x1 + x2 + x3 = 1


Presumably to minimise cost, i.e.

minimise 40x1 + 60x2

which gives us our complete LP model for the blending problem.

In case you are interested the optimal solution to this LP (solved using the package as dealt with later) is x1= 0.3667, x2=0.2667 and x3=0.3667 to four decimal places.

Obvious extensions/uses for this LP model include:

Blending problems of this type were, in fact, some of the earliest applications of LP (for human nutrition during rationing) and are still widely used in the production of animal feedstuffs.

Production planning problem

A company manufactures four variants of the same product and in the final part of the manufacturing process there are assembly, polishing and packing operations. For each variant the time required for these operations is shown below (in minutes) as is the profit per unit sold.

                Assembly      Polish    Pack        Profit (£)
Variant 1       2             3         2           1.50
        2       4             2         3           2.50
        3       3             3         2           3.00
        4       7             4         5           4.50

Production planning solution



xi be the number of units of variant i (i=1,2,3,4) made per year
Tass be the number of minutes used in assembly per year
Tpol be the number of minutes used in polishing per year
Tpac be the number of minutes used in packing per year

where xi >= 0 i=1,2,3,4 and Tass, Tpol, Tpac >= 0


(a) operation time definition

Tass = 2x1 + 4x2 + 3x3 + 7x4 (assembly)
Tpol = 3x1 + 2x2 + 3x3 + 4x4 (polish)
Tpac = 2x1 + 3x2 + 2x3 + 5x4 (pack)

(b) operation time limits

The operation time limits depend upon the situation being considered. In the first situation, where the maximum time that can be spent on each operation is specified, we simply have:

Tass <= 100000 (assembly)
Tpol <= 50000 (polish)
Tpac <= 60000 (pack)

In the second situation, where the only limitation is on the total time spent on all operations, we simply have:

Tass + Tpol + Tpac <= 210000 (total time)


Presumably to maximise profit - hence we have

maximise 1.5x1 + 2.5x2 + 3.0x3 + 4.5x4

which gives us the complete formulation of the problem.

We shall solve this particular problem later in the course.

Factory planning problem

Under normal working conditions a factory produces up to 100 units of a certain product in each of four consecutive time periods at costs which vary from period to period as shown in the table below.

Additional units can be produced by overtime working. The maximum quantity and costs are shown in the table below, together with the forecast demands for the product in each of the four time periods.

Time                Demand      Normal       Overtime       Overtime
Period              (units)     Production   Production     Production
                                Costs        Capacity       Cost    
                                (£K/unit)    (units)        (£K/unit)
1                    130            6           60              8
2                    80             4           65              6
3                    125            8           70              10
4                    195            9           60              11

It is possible to hold up to 70 units of product in store from one period to the next at a cost of £1.5K per unit per period. (This figure of £1.5K per unit per period is known as a stock-holding cost and represents the fact that we are incurring costs associated with the storage of stock).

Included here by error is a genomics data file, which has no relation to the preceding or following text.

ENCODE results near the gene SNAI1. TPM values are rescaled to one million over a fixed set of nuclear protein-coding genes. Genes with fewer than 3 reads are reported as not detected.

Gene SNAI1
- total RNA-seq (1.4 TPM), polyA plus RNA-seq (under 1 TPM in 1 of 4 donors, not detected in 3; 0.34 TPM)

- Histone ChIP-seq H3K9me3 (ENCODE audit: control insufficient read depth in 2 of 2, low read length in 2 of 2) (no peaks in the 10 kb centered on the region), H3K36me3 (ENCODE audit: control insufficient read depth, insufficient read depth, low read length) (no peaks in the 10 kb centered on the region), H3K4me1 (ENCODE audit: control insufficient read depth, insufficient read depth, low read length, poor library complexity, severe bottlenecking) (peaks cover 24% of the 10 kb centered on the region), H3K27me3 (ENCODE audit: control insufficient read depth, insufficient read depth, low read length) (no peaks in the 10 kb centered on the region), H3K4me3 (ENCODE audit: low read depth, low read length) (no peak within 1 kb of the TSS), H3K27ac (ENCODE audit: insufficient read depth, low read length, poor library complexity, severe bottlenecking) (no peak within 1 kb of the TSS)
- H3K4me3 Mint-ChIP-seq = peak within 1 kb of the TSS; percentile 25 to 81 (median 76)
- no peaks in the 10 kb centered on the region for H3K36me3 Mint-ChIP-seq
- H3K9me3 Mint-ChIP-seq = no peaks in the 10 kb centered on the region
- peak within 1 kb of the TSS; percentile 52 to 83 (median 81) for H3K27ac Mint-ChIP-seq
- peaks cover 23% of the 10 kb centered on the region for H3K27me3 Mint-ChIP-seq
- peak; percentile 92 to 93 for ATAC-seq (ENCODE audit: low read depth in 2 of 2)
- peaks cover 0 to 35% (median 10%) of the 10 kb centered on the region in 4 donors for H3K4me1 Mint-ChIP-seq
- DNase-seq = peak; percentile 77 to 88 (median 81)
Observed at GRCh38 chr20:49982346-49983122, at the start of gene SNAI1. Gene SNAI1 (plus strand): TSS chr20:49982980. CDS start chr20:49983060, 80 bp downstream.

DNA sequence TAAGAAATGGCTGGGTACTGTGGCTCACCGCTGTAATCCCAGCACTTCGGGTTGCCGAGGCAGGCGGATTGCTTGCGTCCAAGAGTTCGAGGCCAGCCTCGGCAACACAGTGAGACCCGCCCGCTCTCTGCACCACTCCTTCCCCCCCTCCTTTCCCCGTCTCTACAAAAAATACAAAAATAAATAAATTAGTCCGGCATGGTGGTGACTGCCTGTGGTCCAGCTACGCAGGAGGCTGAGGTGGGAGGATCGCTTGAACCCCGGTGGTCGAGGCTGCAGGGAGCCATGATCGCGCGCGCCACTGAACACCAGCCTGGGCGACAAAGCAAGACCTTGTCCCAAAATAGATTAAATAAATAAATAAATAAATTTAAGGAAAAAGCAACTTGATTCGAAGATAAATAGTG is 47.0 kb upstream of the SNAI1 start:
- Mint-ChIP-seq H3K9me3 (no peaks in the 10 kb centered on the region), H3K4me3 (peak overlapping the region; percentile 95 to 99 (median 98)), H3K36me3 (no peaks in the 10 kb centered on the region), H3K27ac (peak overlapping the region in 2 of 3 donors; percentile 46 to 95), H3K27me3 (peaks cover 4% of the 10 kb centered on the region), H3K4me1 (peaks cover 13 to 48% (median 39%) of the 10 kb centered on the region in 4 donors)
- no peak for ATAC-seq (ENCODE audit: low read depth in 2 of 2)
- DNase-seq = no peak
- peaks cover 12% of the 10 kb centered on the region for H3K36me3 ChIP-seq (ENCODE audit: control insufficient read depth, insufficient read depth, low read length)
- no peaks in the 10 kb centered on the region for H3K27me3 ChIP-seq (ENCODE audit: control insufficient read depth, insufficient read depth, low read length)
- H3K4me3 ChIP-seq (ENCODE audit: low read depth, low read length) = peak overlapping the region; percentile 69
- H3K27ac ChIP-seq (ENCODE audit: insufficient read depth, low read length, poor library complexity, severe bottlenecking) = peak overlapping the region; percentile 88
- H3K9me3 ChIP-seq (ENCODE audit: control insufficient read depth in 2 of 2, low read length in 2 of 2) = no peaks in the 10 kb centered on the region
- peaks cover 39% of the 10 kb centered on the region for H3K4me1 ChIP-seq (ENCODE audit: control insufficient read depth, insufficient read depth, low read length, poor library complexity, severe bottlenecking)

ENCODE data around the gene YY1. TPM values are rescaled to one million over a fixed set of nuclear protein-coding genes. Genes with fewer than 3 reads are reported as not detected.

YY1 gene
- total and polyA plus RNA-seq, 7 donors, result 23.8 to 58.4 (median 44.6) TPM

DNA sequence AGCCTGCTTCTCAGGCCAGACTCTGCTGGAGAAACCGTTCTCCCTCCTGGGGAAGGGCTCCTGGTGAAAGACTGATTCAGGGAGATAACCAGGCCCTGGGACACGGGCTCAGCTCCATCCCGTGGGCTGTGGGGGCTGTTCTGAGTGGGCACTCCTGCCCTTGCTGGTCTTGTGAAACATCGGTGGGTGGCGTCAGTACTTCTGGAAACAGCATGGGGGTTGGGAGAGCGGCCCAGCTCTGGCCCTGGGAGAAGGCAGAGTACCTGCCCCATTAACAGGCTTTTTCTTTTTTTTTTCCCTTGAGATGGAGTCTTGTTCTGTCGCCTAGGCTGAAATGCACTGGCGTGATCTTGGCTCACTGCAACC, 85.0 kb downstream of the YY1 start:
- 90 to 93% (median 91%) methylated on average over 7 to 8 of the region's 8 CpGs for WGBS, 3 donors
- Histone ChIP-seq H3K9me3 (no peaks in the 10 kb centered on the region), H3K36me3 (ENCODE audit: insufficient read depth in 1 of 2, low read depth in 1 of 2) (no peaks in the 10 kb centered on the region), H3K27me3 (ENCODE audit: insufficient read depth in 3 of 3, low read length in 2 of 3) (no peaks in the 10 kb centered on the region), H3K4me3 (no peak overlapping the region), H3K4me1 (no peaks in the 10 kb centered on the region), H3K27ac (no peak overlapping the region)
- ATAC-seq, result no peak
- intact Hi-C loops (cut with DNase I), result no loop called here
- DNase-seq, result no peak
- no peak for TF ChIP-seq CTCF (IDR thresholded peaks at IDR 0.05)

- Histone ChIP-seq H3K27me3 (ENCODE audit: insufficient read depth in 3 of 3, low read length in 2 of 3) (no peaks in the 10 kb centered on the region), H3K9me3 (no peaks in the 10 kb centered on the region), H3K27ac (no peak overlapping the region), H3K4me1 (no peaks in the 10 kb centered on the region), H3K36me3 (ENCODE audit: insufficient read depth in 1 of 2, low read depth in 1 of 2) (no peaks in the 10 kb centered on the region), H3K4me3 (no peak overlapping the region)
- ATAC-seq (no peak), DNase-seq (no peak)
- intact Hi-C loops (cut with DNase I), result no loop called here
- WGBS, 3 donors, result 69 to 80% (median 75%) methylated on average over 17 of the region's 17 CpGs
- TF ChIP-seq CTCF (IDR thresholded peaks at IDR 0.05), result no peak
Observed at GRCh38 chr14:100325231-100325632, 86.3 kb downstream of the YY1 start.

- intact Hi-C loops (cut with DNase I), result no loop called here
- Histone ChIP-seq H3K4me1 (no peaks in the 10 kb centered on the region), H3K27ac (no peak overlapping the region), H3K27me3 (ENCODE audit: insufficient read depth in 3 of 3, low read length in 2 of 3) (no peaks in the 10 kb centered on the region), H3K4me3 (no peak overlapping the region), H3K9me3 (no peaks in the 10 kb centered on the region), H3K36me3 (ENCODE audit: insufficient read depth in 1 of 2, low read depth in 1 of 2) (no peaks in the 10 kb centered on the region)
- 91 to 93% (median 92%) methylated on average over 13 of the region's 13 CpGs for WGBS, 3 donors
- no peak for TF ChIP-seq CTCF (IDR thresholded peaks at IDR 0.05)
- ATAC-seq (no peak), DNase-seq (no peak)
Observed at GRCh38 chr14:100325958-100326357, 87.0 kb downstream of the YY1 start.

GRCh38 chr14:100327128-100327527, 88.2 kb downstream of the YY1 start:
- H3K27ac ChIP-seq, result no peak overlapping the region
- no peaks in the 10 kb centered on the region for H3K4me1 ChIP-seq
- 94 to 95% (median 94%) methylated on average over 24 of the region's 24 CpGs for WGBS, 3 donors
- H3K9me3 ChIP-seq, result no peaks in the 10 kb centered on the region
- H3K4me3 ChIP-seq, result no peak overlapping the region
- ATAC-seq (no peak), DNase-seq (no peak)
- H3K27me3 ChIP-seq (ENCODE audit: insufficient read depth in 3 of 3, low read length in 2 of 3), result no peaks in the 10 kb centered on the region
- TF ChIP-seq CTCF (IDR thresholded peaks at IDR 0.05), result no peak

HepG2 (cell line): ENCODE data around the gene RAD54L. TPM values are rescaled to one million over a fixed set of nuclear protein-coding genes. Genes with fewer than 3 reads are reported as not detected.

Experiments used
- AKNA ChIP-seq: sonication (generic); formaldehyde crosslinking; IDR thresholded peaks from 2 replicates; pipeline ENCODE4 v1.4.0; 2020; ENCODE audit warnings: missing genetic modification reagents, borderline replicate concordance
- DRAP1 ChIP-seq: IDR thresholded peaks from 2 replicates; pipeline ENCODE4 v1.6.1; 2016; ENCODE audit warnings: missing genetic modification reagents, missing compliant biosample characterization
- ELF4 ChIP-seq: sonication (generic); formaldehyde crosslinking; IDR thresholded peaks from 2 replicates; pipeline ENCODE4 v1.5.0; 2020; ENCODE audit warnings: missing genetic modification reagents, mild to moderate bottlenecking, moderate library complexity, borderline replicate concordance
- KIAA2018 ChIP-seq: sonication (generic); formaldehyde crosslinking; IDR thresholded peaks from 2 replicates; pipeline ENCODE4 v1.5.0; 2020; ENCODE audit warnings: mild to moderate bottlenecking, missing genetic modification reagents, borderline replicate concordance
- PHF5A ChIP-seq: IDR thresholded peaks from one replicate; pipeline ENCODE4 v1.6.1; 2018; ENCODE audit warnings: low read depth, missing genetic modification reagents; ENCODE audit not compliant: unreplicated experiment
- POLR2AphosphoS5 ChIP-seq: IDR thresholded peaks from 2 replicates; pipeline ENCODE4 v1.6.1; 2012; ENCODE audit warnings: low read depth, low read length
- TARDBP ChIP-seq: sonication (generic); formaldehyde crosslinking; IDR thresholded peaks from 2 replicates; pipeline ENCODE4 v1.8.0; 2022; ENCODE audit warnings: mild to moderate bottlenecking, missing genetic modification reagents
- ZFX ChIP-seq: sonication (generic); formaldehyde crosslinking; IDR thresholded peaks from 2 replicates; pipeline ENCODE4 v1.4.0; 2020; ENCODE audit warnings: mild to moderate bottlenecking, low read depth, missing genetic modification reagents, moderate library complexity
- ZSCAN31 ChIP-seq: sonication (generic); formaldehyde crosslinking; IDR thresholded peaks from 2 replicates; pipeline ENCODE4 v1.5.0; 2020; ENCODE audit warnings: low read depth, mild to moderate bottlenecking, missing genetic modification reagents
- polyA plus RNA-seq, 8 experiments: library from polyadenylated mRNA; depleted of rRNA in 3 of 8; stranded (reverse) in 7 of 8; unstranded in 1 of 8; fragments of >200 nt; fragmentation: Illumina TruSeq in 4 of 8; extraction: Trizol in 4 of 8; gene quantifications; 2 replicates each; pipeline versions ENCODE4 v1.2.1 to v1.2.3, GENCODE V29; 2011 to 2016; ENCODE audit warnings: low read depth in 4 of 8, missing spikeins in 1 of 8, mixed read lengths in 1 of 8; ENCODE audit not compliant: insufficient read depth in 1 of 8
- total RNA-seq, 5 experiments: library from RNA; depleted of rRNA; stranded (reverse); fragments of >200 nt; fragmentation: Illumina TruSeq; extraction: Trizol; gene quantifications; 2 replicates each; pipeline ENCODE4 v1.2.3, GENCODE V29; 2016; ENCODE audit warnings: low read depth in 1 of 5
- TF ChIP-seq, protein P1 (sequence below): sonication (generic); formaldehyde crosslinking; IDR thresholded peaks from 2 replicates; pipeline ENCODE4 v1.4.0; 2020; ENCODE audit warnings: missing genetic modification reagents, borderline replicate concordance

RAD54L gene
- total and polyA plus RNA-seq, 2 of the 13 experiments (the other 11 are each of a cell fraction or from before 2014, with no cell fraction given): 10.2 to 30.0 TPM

It is required to determine the production and storage schedule which will meet the stated demands over the four time periods at minimum cost given that at the start of period 1 we have 15 units in stock. Formulate this problem as an LP.

Factory planning solution


The decisions that need to be made relate to the amount to produce in normal/overtime working each period. Hence let:

xt = number of units produced by normal working in period t (t=1,2,3,4), where xt >= 0
yt = number of units produced by overtime working in period t (t=1,2,3,4) where yt >= 0

In fact, for this problem, we also need to decide how much stock we carry over from one period to the next so let:

It = number of units in stock at the end of period t (t=0,1,2,3,4)


xt <= 100 t=1,2,3,4

y1 <= 60
y2 <= 65
y3 <= 70
y4 <= 60

It <= 70 t=1,2,3,4

closing stock = opening stock + production - demand

then assuming

we have that

I1 = I0 + (x1 + y1) - 130
I2 = I1 + (x2 + y2) - 80
I3 = I2 + (x3 + y3) - 125
I4 = I3 + (x4 + y4) - 195

where I0 = 15

Note here that inventory continuity equations of the type shown above are common in production planning problems involving more than one time period. Essentially the inventory variables (It) and the inventory continuity equations link together the time periods being considered and represent a physical accounting for stock.

I0 + (x1 + y1) >= 130
I1 + (x2 + y2) >= 80
I2 + (x3 + y3) >= 125
I3 + (x4 + y4) >= 195

However these equations can be viewed in another way. Considering the inventory continuity equations we have that the above equations which ensure that demand is always met can be rewritten as:

I1 >= 0
I2 >= 0
I3 >= 0
I4 >= 0


To minimise cost - which consists of the cost of ordinary working plus the cost of overtime working plus the cost of carrying stock over (1.5K per unit). Hence the objective is:


(6x1 + 4x2 + 8x3 + 9x4) + (8y1 + 6y2 + 10y3 + 11y4) + (1.5I0 + 1.5I1 + 1.5I2 + 1.5I3 + 1.5I4)

Note here that we have assumed that if we get an answer involving fractional variable values this is acceptable (since the number of units required each period is reasonably large this should not cause too many problems).

In case you are interested the optimal solution to this LP (solved using the package as dealt with later) is x1=x2=x3=x4=100; y1=15, y2=50, y3=0 and y4=50; I0=15, I1=0, I2=70, I3=45 and I4=0 with the minimal objective function value being 3865


Some more LP formulation examples can be found here.